David Gochenour said he typically begins feeding his cattle hay in late October or early November. This year, he started feeding hay to his livestock two weeks ago.
“The cows have eaten the pasture down,” said Gochenour, who has raised cattle since 1994 and normally has about 30 acres of hay in the Mauertown area.
“I would say (I’ve lost) probably 80 rolls (of hay),” Gochenour said Wednesday. “I will probably have to sell some cows to get through. This is the earliest I have ever had to feed cattle in the years that I have been raising cattle.”
Gochenour isn’t alone.
High temperatures and low amounts of rain have created a strain on farmers in the Northern Shenandoah Valley this summer.
Pastures have been beaten down. Corn and hay yields are down significantly. Farmers are worried about wells running dry.
This caused the Shenandoah County Board of Supervisors to pass a resolution Tuesday evening requesting that the county be declared an agriculture disaster area.
Bobby Clark, a Virginia Cooperative Extension Agent in Shenandoah County, drafted the resolution. He suggested during Tuesday night’s supervisor’s meeting that corn yields could be down to an “astonishingly low number” of 50% by the end of the season.
Hay yields are down, too, he said, noting that first cuts of hay were almost average but that second cuttings were almost “non-existent.”
Rebecca Sigler Mullins, who owns Mini Menagerie Petting Zoo in the Shenandoah Valley, said her family grows their own hay to be used with her business. Last year, she said they got about 75 round bales of hay from their fields.
“This past cutting, we got 13 with not another cutting in sight, she said.
Soybeans are likely to receive a similar fate, she said.
“There are several fields out there where the weather happened just wrong on them,” Clark said. “They’re probably at a 90% loss on some fields.”
According to data from the U.S. Department of Agriculture, 48% of Virginia corn farmers reported “good” conditions while 14% reported “excellent” conditions. Only 2% reported “very poor” conditions while 9% reported “poor” and 27% reported “fair” conditions for the week ending Aug. 8.
The same report showed 59% of Virginia alfalfa hay farmers reported only “fair” conditions while 28% reported “good,” 1% reported “very poor” and 11% reported “poor” conditions for their crop across the state. Meanwhile, 43% of other hay farmers in Virginia reported “fair” conditions while 26% reported “poor,” 5% reported “very poor” and 25% reported “good” conditions.
“I have made all the hay that I normally make. The hay fields just are not growing during these hot days,” Gochenour said. “We did receive an inch of rain (Wednesday). That has been the first rain in over four weeks here west of Woodstock in the Fairview area.”
While drought conditions have had major impacts on corn, hay and soybeans, other crops such as apples and peaches are likely to be less impacted.
Kayla Richard Lawrence at Richard’s Fruit Market in Middletown said the biggest impact the drought conditions have had on their peaches has been the size.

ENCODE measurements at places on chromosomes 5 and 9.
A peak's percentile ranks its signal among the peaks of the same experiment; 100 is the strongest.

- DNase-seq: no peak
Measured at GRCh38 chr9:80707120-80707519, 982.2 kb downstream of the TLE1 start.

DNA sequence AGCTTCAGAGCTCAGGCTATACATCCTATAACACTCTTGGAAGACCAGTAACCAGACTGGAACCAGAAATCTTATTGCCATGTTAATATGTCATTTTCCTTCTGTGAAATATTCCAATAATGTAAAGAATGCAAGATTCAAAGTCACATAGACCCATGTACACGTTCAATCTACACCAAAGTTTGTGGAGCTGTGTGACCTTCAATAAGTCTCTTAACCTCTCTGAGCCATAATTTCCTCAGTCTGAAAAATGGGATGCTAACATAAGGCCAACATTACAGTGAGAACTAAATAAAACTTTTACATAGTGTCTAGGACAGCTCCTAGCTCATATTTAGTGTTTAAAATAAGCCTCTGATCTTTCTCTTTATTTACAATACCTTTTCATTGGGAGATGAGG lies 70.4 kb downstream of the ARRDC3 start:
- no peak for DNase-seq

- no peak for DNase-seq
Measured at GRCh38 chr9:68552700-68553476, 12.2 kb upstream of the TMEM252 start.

“Absolutely the drought is impacting us. We need water to make things grow. The drought is impacting us on the size of peaches, even though I’ve been saying that even though they’re small they’re mighty and the taste is still delicious,” she said. “Now that they’re not getting overwhelmed with water, they’re a little sweeter.”
Lawrence said Richard’s hasn’t necessarily lost crop this summer, but the weather has impacted how peaches have been retailed.
“We don’t sell our really small peaches as No. 1s. We’ve lost a little retail because then you get more seconds,” she explained. “And if you don’t sell seconds because of the size then you can lose your product that way. We just recycle them to the cows, but that’s not income.”
Seconds are often referred to as “less than perfect.”
Many consumers will want larger peaches because they’re better for canning and freezing because it takes less peeling to fill a jar, Lawrence said.
Lawrence said Richard’s Fruit Market’s “saving grace” has been its irrigation system this summer. But she noted that many farmers did not have irrigation systems in place before the harsh conditions.
“That’s more cost that’s going out versus coming in,” she said.
Clark recommended folks with livestock to try to pull their cattle off of the main part of their pasture, put them in a “sacrifice field,” feed them and take them off the grass so they don’t beat it into the ground or overgraze it.
He also recommended that corn and soybean farmers work with crop insurance agents to deal with their losses.
According to weather.com, temperatures in the region are expected to be in the upper 90s Thursday and Friday. Afternoon thunderstorms and scattered showers are expected to begin Saturday and continue throughout next week.
Some fear that it may already be too late for rain, though.
“It would probably help a little,” Gochenour said, “but I personally think that the damage is too far gone.”